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Fiscal Fashions

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So…I’m listening to a radio program called “Marketplace” and discovered an interesting idea from some economic guru—Michael Bloomburg or Warren Buffett or some such multimillionaire.  Whoever this dude was, he said that he frequently followed the MUI—the Men’s Underwear Index(not to be confused with the Modern University of Information and Technology or the Multilingual User Interface)—when deciding the type and/or extent of his financial calculations.

It seems that no less an expert than Alan Greenspan, former head of the Federal Reserve Board, is reputed to have consulted these statistics to divine the direction of the nation’s economy.  It is based on the premise that—whatever else is going on in the economy that makes the outlook gloomy-ish—when men start buying new underwear(or their wives or significant others buy it for them), it indicates   an underlying confidence and willingness to engage in discretionary spending, thus buoying the economy. According to this website, men buy 3.4 pairs of underwear per year (Some of them are skipping that .4 percent, if the Designer Underwear site is to be believed—pretty skimpy!).  Leading up to the recent recession, there was 3% increase in men buying single pairs and a 2% decline in purchases of multi-pacs.  So there you go, proof in the register tapes!  According to reports(didn’t say from whom) the sales of boxers and briefs have risen some $1.1 billion since 2009.  Take that, CPI (Consumer Price Index); take that GDP (Gross Domestic Product)!  Just ignore those who  claim that men wear their unmentionables until they’re threadbare, not just unmentionable but nearly invisible( though other features may be all too much in evidence).  New skivvies means new confidence for the future.  But let’s not EVEN get into the topic of Designer Underwear; Victoria’s Secret is not the only game in town , ya know.

Other fashion-based indices are also swirling around out there, according to Business Insider on the internet.  These include women’s hemlines, lipstick, dry cleaning, men’s ties.  The oldest of these, the hemline theory was first proposed by George Taylor of the prestigious Wharton School of Business, in 1925.  The gist of it is : the better the economy, the shorter the skirt.  The rationale behind it was that when time were good, women wanted higher hemlines to show off expensive hosiery(We’re talking silk here, in 1925, not nylon pantyhose from L’eggs) and when things got tough, they wanted longer skirts to cover up cheap stockings.  Periods cited as examples were the Jazz Age/Roaring Twenties—short, Great Depression—long, expansive ‘60’s—miniskirt, slowdown in ‘70’s & ‘80’s—longer, tech bubble in late nineties—short again…it goes on.  Lipstick purchases suggest that women are trying to keep up their spirits in hard times, haircut timing stretches as paychecks decline, high heels are about looking spiffy when your budget is flat, dry clean only means only dry clean when you must, men wear a suit and tie during a setback in order to look employed(This does not apply in go-go tech firms, probably); there’re a million of them.

Since it’s tax time, keep in mind that the clothes that you buy can only be viewed as a tax deduction if they are specifically required  and worn as a condition of your employment and are not suitable for general/personal wear.  So  if you’re the UPS or Fedex delivery person, a nurse/doctor/ healthcare worker, someone in public safety—police, fire, emergency medical, USPS, or a professional athlete, your threads will be deductible.  Musicians, actors and sports stars can claim items that can’t be worn for everyday use.  I could probably  deduct my three queen costumes—with crowns—but not the rain gear for track meets.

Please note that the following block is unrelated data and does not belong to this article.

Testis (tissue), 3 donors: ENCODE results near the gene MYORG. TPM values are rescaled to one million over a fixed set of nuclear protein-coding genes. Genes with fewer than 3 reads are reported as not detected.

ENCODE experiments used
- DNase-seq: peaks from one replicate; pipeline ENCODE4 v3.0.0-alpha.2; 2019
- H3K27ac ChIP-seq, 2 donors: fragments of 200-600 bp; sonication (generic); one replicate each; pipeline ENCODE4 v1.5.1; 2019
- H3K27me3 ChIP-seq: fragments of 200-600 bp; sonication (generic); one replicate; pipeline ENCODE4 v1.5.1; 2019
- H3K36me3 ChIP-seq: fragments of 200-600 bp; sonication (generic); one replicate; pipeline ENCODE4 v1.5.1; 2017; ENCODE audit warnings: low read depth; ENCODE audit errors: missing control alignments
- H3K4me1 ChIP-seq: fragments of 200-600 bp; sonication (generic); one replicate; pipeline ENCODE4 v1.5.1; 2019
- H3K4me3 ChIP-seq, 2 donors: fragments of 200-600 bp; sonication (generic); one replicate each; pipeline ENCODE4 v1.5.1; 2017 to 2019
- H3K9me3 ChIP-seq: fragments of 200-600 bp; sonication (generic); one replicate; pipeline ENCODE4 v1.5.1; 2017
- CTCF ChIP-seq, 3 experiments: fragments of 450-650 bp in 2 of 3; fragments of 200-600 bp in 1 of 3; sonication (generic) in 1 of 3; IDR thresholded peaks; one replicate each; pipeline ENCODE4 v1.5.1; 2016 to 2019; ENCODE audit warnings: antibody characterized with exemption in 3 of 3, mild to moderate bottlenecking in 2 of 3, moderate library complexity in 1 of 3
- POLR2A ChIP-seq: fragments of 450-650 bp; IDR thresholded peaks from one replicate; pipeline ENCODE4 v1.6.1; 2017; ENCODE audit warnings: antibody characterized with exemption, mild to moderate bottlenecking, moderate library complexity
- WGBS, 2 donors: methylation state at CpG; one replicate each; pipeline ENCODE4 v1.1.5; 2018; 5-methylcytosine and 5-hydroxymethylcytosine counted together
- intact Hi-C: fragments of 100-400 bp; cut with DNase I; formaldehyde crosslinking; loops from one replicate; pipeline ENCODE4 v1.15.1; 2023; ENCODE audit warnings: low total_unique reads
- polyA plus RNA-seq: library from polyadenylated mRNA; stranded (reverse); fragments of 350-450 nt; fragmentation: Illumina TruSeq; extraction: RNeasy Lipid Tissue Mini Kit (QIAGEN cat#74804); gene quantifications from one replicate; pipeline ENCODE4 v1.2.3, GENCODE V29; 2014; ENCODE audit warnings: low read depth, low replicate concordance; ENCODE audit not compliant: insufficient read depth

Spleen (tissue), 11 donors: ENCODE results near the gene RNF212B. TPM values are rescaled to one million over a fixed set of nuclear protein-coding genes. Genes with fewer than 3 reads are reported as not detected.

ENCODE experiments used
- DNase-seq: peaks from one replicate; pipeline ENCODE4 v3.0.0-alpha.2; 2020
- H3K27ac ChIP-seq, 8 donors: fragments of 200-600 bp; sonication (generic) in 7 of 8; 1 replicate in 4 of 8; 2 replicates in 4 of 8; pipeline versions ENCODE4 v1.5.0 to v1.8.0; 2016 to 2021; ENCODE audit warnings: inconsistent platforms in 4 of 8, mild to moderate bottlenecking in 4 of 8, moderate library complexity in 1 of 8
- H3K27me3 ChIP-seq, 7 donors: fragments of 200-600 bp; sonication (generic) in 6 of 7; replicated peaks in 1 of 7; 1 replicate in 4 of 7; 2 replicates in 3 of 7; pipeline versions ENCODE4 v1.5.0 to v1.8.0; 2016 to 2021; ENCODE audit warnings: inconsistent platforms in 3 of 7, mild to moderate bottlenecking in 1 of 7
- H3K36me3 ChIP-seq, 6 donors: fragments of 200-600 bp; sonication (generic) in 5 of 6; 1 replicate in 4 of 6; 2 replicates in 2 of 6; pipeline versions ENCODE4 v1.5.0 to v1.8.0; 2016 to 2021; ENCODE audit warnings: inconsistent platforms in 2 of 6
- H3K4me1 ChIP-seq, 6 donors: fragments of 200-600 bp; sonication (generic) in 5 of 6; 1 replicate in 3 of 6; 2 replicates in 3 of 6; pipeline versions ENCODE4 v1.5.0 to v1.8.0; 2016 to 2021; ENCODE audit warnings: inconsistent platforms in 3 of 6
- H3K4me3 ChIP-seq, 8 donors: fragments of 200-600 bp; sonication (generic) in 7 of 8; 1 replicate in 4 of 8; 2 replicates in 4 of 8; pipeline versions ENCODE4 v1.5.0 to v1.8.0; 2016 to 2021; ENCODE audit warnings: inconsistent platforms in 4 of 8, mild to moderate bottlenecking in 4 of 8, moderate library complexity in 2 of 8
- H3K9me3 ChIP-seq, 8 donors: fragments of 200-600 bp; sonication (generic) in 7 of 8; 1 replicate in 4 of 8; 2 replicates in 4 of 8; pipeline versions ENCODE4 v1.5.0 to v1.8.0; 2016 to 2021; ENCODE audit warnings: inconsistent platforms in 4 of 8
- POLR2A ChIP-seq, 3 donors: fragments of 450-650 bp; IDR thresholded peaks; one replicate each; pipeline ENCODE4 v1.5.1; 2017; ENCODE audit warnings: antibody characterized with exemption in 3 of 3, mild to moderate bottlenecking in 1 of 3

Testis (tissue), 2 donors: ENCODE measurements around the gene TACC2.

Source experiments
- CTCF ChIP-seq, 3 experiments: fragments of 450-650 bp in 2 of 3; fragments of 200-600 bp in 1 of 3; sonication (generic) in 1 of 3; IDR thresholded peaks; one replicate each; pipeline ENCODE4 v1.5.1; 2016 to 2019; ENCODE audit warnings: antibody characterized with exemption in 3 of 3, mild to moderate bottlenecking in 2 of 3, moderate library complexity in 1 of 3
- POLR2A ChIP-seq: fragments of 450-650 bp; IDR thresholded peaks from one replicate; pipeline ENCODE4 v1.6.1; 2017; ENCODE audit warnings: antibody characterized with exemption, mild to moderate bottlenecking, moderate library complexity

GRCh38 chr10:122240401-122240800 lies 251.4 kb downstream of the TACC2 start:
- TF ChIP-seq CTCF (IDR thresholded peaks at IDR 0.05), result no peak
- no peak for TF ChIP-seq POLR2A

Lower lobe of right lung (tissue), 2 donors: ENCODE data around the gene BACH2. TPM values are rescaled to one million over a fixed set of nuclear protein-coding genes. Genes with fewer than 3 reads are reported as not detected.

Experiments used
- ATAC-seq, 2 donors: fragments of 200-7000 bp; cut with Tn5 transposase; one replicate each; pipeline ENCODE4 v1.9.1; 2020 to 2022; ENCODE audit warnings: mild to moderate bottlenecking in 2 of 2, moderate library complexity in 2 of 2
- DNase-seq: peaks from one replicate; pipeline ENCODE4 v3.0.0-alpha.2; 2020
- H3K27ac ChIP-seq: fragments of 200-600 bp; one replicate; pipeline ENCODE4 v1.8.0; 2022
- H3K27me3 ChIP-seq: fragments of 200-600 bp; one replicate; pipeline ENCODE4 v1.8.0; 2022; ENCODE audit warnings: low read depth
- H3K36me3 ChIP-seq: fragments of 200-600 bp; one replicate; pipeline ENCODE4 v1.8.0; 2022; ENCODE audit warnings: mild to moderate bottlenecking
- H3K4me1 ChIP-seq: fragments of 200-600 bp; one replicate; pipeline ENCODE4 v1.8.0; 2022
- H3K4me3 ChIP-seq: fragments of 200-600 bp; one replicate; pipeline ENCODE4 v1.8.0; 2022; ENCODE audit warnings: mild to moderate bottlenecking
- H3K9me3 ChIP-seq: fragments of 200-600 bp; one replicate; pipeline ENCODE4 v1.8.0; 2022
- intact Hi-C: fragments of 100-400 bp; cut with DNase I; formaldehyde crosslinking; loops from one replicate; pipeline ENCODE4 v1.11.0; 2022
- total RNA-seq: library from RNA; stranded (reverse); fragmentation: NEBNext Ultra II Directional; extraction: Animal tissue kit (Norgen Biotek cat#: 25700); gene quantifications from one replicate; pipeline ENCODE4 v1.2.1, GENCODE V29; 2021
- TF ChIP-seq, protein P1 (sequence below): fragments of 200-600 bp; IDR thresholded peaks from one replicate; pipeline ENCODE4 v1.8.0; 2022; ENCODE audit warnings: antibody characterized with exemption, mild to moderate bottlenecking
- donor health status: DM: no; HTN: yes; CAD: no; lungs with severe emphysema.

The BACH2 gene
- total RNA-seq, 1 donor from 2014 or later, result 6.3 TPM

Remember, however, that you may deduct the fair market value of any clothing you donate to a qualified charity; what’re queen costumes going for nowadays, anyway?

On a completely different tack…I ran across some items on the internet that tickled my fancy, being just sort of “off the wall”.  One was a tea infuser of silicon shaped like a shark (Looks like a grey reef shark–Carcharhinus amblyrhynchos—to me)  Yes. The little guy grips the edge of your cup in his jaws and his tail, with perforations, hangs over into the hot water and stays there until your brew is the right strength and/or color.  Who knew that tea—and infusers—could be such a big deal?  You can get, in addition to the shark, a yellow ducky, a dive submarine, a whale, a sloth, a strawberry, a whale, a yellow submarine, Loch Nessie, a manatea and the Tea-Tanic.  There are people out there with WAY too much time on their hands.  Here’s what else you can find:

Emergency beard guards…which poses the question, what constitutes an emergency for a beard?  You can get a Holy Toast bread stamp which enables you to create an instant icon in a kitchen appliance.  A Holstein oven mitt, a “Love the Cow” balloon (both from Simply Bovine), pink flamingo picnic tablecloth weights (must-have for summer dining), a corkscrew shaped like a bluebird, a veggie peeler like a toucan, a tape dispenser like an orange-and-yellow snail…and that’s just skimming the  more rational items.  Virtually all of these will make their final appearance on some shelf at GoodWill or in heaps of boxes at estate sales where people will wander around saying, “Shirley, what do you suppose all of this was for?  I heard they   were kind of ga-ga before they left for the home.”  I’m pretty sure that’s what will happen to my stuff.

Maybe it already has.